Альфред Барков

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Most readers of The Master and Margarita agree that Bulgakov himself was the real prototype of the Master, and his third wife Elena Sergeevna was the source of inspiration for the character of Margarita. But the Ukrainian filologist and radio amateur Alfred Nikolayevich Barkov argues that the above mentioned interpretation is completely wrong. He has, by the way, a very particular and most detailed vision on the novel in general.

In 1994, polemicist Alfred Barkov published a book of nearly 300 pages with the title Роман М.А. Булгакова "Мастер и Маргарита": альтерна-тивное прочтение or M.A. Bulgakov's novel 'The Master and Margarita': an alternative reading, a feat of strength which he repeated in 1996 with another essay called Роман М.А. Булгакова Мастер и Маргарита: вер-новечная любовь или литературная мистификация? or The novel The Master and Margarita by M.A. Bulgakov: an everlasting love or a literary mystification?. In both essays he ranted and raved heavily against the erroneous opinion that Bulgakov was thinking of himself when describing the Master, and that Bulgakov's spouse Elena Sergeevna was the source of inspiration for Margarita. According to Barkov this interpretation would not correspond with the true content of the book and the real intentions of the author. Moreover, he considered this opinion as a traditional pro-Soviet and pro-Stalin presentation.

This was not Barkov's first attempt. Before that, he had been engaged in heavy controversies about the "true content" of the theatre plays Hamlet of William Shakespeare and Yevgeny Onegin of Alexander Pushkin, and he was defending categoric points of view that went right into the teeth of more common opinions. And his public quarrels with chest grandmaster Garry Kasparov about intelligence and intellect still vibrate heavily on many Ukrainean internet pages.

As far as The Master and Margarita is concerned, Barkov argued that the various studies of Bulgakov's work refuse to see the subtle hints in the novel to real situations, and consequently don't understand the satire. And especially non-Russians can never understand because the hints are so subtle that no translation can ever catch them. Meanwhile, Barkov's own language was not really subtle, by the way. Anyone with dissenting views is called "pretentious" and "deceiving", and on the English version of his website he described his own interpretation as the true content. Modestly he continued: "Actually, this is the very first work containing an attempt to reveal the 'secret key' to the inner structure of the masterpieces created by Shakespeare, Pushkin, and Bulgakov". Good to know...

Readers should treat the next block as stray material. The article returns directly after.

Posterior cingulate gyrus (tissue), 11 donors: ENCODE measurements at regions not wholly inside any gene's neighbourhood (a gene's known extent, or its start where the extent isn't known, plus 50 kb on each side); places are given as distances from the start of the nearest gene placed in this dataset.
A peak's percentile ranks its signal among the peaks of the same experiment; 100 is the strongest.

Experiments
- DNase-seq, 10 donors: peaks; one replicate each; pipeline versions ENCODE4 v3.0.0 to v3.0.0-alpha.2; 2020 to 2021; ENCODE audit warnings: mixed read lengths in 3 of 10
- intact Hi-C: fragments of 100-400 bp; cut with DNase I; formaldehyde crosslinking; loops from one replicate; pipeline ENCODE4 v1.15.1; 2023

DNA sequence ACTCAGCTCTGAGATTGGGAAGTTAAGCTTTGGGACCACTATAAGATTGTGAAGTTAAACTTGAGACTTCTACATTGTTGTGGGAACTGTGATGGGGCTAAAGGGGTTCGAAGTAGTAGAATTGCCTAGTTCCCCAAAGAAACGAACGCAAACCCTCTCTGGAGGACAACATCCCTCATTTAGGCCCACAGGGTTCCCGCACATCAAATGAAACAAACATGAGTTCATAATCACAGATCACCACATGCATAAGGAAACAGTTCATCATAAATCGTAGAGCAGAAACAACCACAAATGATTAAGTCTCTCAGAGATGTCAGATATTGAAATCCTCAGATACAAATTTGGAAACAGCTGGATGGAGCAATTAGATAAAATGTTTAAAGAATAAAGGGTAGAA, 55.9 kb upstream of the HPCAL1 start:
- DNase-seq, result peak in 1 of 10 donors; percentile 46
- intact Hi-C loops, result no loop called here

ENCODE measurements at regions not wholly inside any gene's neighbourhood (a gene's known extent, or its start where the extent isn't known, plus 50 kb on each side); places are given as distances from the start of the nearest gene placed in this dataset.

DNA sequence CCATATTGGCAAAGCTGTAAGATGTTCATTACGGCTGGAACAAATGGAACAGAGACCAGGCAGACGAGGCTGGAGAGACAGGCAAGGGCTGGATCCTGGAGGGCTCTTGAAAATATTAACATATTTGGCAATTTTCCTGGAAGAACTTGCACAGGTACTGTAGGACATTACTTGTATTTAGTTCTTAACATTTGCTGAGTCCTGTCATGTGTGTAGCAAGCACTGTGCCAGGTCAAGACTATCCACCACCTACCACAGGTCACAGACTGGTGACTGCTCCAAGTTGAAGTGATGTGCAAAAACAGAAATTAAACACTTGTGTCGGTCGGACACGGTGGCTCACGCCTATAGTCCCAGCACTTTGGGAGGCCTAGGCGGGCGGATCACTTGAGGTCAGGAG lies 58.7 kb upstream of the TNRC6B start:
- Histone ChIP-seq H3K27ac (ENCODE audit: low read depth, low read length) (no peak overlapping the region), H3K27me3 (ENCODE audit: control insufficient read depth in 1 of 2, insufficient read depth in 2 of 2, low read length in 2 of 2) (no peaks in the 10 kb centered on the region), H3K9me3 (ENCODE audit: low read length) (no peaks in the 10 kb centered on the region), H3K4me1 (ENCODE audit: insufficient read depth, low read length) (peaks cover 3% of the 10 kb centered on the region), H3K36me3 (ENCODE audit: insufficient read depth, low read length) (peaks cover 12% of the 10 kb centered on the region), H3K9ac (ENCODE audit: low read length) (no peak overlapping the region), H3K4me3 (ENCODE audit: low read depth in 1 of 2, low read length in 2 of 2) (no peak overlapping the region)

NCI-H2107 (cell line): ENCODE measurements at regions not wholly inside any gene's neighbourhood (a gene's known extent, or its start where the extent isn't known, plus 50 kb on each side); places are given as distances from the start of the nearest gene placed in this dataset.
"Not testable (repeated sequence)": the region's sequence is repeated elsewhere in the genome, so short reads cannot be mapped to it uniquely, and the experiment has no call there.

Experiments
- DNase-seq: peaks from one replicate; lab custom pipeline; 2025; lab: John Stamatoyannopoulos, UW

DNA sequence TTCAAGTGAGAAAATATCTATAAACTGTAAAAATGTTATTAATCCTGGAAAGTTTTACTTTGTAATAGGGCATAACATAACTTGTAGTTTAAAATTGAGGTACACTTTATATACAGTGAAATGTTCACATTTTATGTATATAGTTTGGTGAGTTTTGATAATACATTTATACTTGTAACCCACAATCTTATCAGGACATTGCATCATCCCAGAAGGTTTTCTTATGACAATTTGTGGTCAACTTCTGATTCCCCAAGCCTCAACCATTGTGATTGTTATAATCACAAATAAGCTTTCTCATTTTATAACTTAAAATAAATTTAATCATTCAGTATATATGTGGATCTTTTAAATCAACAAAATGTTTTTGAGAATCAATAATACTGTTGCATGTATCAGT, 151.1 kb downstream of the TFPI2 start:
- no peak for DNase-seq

Anyway, Barkov advances the thesis that The Master and Margarita is a parody of the theatre play Faust and the City. This play was written by Anatoly Vasilyevich Lunacharsky (1875-1933), the People's Commissar for Education, Enlightenment and Sciences in the Soviet Union from 1917 to 1929. In Faust and the City, Lunacharsky sketches an interesting sequel of the famous Faust story written by Goethe. He starts from the last scene in Goethe's tragedy and shows Faust as the enlightened ruler over the land he conquered from the sea. The people under Faust's rule are ready to free themselves from despotism, so there is a revolution. Faust is happy with this evolution because he sees it as the realisation of an old dream - free people in a free world. Lunacharsky presents a social revolution as the start of a new historical era.

Despite this ode to freedom in his play, it was Lunacharsky who organized, as a People's Commissar, the first campaigns of censorship in the Soviet Union and he was heavily opposed to Bulgakov. In 1928 he delivered a speech on the Central Comittee of the Communist Party in which he called Bulgakov "the worst anti-Soviet author". According to Barkov, Lunacharsky was Bulgakov's prototype for two characters in The Master and Margarita: the critic Latunsky, and Arkadi Sempleyarov, the self-satisfied chairman of the Acoustics Commission of the Moscow theatres.

Barkov describes much more prototypes from the novel and he focusses on the environment of the Moscow Art Theatre, the MKHAT. To him, the MKHAT itself is the prototype of the Variety Theatre, although the Moscow Music Hall, which was situated right next to Bolshaya Sadovaya number 10 corresponds better to the description in the novel. The characters of Grigori Rimsky en Ivan Varenukha are, according to Barkov, based on Constantin Stanislavsky (1863-1938) and Vladimir Nemirovich-Danchenko (1859-1943), the founding fathers of the MKHAT. Koroviev would be a parody of Vasily Ivanovich Kachalov (1875-1948), an actor of the MKHAT, and the female vampire Hella would be based on Olga Sergeevna Bokshanskaya (1891-1948). Olga Sergeevna was the sister of Bulgakov's wife Elena Sergeevna and the personal assistant of MKHAT-director Vladimir Nemirovich-Danchenko. Bulgakov didn't always get along with his sister-in-law, but yet she had typed an important part of the text of The Master and Margarita in the spring of 1938.